Seven lessons from integrating circularity into product development

BY Maja Johannessen, Michelle Gordon
5 July 2023

This blog summarises the webinar “Integrating Circularity into Product Development”. Watch the webinar by following this link.

Working towards a circular economy is a central means of transitioning towards a society that is operating within the planetary boundaries, by having more sustainable ways of producing, using, and retaining the value of products.

However, the practical challenges of implementing circular principles in product design can be considerable. Circular product design requires new types of collaborations across silos and departments, evaluating tricky trade-offs, and even rethinking business models.
Despite the challenges, many companies are choosing to invest in doing so. For example, Grundfos and Danfoss who were featured in the webinar.  

Why integrate circularity into product development?

We see that companies are working with circularity integration to maintain their position as responsible companies as well as in the pursuit of the following benefits

Build resilience

Recover material value

Price shocks and shortages during COVID as well as continued rising material costs, send a strong signal that maintaining control over the materials and components can be not only more sustainable but also mitigate against supply risks.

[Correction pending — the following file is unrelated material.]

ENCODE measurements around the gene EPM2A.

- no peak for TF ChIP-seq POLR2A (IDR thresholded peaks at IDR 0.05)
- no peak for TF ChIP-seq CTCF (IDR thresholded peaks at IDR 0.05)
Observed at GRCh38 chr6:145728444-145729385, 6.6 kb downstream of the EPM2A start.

Capture new sources of value

Circular business models can offer opportunities to gain value not just once when the product is sold, but over the lifespan of the product. 

It is really important to be looking at more than just the technical part (of circularity) but also at circular business models. Selling products-as-a-service, can be both more profitable and improve data availability and understanding.

Henriette Agerskov Eriksen

Senior Circularity Specialist at Grundfos

Enable strategic performance

Reach climate targets

Many companies will not be able to reach their climate targets without rethinking how they use materials and diversifying value streams to include services. Nearly one-third of the world’s largest companies have committed to net-zero, yet almost all will not reach their targets without at least doubling the pace of emissions reduction by 2030

Prepare for regulation

Get ready for a policy landscape that is gearing towards circularity

The circular economy is a key pillar of the EU’s economic development plan, the EU Green Deal, which aims to decouple economic growth from resource use.

See our webinar on EU circular economy policy to learn more, with two key take-aways including:

  1. There will be greater transparency, with mandatory reporting on how companies incorporate circular principles into strategy, business models, and product design.This will be seen with the reporting requirements under the Corporate Sustainability Reporting Directive (CSRD) and European Sustainability Reporting Standards (ESRS), and specifically the ESRS E5 disclosure requirements on Resource Use and Circular Economy.